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These Whiptails? No Males

These Whiptails? No Males

There are female lizards reproducing without male partners in North America, especially in the U.S. southwest and northern Mexico.

Scientists know that it started through hybridization between certain species, but they don’t understand the nature of the mechanism that causes the asexual reproduction.

The female sexual little striped whiptail lizard has blue coloration, while asexual whiptail lizards do not. | Brian Sullivan, Arizona State University

The female sexual little striped whiptail lizard has blue coloration, while asexual whiptail lizards do not. | Brian Sullivan, Arizona State University

The phenomenon occurring in about a dozen species of whiptail lizards is called parthenogenesis, reproduction that is common among invertebrate species, such as insects, but has been observed in very few of the many thousands of vertebrate species. Because there are no males that would provide sperm to fertilize the eggs in parthenogenesis, all the offspring are female.

James Walker, a professor in the Department of Biological Sciences, has been studying whiptail lizards since 1962. His major professor, T. Paul Maslin at the University of Colorado, discovered parthenogenesis in the lizards more than 50 years ago.

“We don’t know why parthenogenesis exists in one group of lizards in the southwest and Mexico and why it is not more widespread among the vertebrates,” Walker said. “The knowledge that a group can exist, mostly turning out exact copies of itself, is one of the hooks that keeps us interested.”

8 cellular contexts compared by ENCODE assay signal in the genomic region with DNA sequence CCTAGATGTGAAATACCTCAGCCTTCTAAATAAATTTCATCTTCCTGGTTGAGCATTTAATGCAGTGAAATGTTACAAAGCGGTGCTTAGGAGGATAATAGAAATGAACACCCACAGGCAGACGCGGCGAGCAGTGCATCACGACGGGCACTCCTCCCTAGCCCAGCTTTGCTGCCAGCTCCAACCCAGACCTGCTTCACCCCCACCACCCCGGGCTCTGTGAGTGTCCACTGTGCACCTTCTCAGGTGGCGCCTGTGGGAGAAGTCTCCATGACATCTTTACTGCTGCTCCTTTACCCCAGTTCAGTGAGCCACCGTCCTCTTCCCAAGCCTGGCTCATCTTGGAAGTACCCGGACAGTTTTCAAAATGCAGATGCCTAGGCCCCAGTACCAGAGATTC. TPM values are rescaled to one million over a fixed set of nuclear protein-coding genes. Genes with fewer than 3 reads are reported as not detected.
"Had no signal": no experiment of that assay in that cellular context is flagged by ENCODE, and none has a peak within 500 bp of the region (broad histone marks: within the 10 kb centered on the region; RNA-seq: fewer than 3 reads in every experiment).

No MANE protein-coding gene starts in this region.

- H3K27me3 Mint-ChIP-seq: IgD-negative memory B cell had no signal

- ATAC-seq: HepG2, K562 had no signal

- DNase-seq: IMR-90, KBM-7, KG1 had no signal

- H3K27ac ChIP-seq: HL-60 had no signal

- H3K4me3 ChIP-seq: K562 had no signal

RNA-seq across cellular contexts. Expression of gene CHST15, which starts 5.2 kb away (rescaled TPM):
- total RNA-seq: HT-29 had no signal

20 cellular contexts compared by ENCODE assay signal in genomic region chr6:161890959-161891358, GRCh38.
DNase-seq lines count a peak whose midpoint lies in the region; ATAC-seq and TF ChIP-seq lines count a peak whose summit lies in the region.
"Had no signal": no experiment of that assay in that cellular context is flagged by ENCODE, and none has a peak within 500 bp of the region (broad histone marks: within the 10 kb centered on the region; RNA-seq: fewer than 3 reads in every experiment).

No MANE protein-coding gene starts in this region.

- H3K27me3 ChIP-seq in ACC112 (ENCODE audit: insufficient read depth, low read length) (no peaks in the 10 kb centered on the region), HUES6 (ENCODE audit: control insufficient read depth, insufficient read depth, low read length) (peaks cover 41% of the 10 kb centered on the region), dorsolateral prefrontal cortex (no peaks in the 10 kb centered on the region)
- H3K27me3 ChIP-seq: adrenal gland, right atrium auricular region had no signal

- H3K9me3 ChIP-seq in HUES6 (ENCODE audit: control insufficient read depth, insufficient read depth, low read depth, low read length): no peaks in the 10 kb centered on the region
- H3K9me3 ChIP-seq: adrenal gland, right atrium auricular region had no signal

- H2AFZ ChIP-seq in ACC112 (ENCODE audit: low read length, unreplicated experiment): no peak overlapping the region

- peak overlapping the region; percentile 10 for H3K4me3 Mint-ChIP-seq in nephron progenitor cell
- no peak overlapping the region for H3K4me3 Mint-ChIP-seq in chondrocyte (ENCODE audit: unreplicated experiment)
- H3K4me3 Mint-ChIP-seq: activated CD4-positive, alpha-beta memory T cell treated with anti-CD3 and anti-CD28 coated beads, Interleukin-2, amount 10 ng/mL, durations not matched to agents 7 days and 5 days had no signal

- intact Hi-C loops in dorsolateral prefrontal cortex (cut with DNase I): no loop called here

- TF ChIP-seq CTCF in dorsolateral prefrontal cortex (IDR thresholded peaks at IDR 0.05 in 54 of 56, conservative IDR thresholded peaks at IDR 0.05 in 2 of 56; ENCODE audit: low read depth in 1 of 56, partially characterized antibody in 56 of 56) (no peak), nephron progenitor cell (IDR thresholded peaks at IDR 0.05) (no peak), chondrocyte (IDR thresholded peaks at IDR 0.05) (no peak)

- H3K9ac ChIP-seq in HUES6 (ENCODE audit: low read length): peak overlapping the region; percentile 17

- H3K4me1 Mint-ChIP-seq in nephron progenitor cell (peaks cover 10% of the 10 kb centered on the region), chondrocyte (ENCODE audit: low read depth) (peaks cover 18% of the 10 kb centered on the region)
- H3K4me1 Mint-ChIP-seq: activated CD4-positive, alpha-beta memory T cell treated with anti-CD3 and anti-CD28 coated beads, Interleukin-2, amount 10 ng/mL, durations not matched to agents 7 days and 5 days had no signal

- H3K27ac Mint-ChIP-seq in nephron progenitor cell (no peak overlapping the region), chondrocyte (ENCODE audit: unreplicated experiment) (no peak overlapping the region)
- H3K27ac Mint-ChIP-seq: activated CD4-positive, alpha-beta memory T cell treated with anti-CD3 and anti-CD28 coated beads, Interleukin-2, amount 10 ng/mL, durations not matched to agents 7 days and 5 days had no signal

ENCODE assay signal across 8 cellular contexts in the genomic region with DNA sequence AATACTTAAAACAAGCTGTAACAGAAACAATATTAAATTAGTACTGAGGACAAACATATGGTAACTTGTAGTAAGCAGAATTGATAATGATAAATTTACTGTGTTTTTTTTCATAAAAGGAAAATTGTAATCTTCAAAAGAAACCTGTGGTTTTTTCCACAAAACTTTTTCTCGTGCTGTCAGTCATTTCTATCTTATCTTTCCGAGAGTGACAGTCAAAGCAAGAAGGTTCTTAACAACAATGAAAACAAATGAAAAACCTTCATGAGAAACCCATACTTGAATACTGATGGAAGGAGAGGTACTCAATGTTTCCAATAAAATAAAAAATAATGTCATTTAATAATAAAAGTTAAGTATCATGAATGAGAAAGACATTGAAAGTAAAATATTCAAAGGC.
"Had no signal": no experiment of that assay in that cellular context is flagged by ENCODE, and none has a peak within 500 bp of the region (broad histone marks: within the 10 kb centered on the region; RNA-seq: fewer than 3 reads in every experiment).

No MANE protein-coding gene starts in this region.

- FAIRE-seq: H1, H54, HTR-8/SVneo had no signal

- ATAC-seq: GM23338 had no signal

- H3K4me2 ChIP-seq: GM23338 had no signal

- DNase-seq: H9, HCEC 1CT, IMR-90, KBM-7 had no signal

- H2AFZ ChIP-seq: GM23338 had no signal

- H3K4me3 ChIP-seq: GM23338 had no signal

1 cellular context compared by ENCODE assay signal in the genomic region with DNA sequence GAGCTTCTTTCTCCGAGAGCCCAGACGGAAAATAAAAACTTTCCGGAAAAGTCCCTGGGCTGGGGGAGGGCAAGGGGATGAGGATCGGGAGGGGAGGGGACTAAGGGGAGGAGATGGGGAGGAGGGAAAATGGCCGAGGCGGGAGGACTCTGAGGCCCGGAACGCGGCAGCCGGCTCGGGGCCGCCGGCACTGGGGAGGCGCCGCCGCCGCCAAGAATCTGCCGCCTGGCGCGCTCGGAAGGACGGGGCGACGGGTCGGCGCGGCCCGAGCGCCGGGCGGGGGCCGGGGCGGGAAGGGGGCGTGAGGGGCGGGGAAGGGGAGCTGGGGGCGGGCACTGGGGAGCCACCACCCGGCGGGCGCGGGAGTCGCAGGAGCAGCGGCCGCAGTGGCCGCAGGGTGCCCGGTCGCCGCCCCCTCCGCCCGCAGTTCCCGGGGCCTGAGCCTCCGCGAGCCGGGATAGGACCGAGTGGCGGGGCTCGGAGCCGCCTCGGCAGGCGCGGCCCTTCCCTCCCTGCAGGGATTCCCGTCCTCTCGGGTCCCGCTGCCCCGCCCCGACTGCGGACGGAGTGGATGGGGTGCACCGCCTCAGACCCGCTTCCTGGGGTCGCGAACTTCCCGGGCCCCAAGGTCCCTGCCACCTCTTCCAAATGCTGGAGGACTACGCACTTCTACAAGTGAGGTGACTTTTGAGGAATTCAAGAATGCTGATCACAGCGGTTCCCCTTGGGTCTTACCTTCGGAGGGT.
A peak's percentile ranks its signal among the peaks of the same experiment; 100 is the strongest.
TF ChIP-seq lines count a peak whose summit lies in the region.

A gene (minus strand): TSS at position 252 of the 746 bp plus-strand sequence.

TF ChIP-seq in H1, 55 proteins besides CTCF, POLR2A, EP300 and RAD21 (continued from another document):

Walker said there is evidence that parthenogenetic species of whiptail lizards – which are abundant in parts of Oklahoma, Texas, New Mexico, Colorado, Arizona, Utah, Oregon and Washington – have been around for 10,000 years or less, which isn’t a particularly long time compared to other species that originated hundreds of thousands, even millions of years ago. Homo sapiens – us – dates back at least 100,000 years.

“All these lizards in each whiptail species go back to one animal,” Walker said. “There was one hybrid female that popped out of an egg that founded its parthenogenesis.”

However, Michael Douglas, a professor of biological sciences and 21st Century Chair in Global Change Biology at the U of A, predicts that advanced genomic techniques will lead to the discovery that the clonal offspring aren’t necessarily identical.

Female sexual little striped whiptail lizard | Brian Sullivan, Arizona State University

Female sexual little striped whiptail lizard | Brian Sullivan, Arizona State University

“What we’re finding is there are some differences,” Douglas said. “There are some mutations that are occurring in these lizards, and that too is a wrinkle that sparks our interest.”

The American Society of Ichthyologists and Herpetologists honored a research team that included Walker, Douglas, associate professor Marlis Douglas, and postdoctoral fellow Whitney J.B. Anthonysamy, all in the Department of Biological Sciences, with the best herpetology paper in 2014 for their study on whiptail lizards without parthenogenesis. The group, which also included researchers at Arizona State University, Louisiana State University and the University of Illinois, is focusing on parthenogenetic lizards to unravel the mystery how these species evolved.

 

About The Author

Chris Branam writes about research and economic development at the University of Arkansas. His beats include the Arkansas Research and Technology Park, the Department of Biological Sciences and the Department of History.

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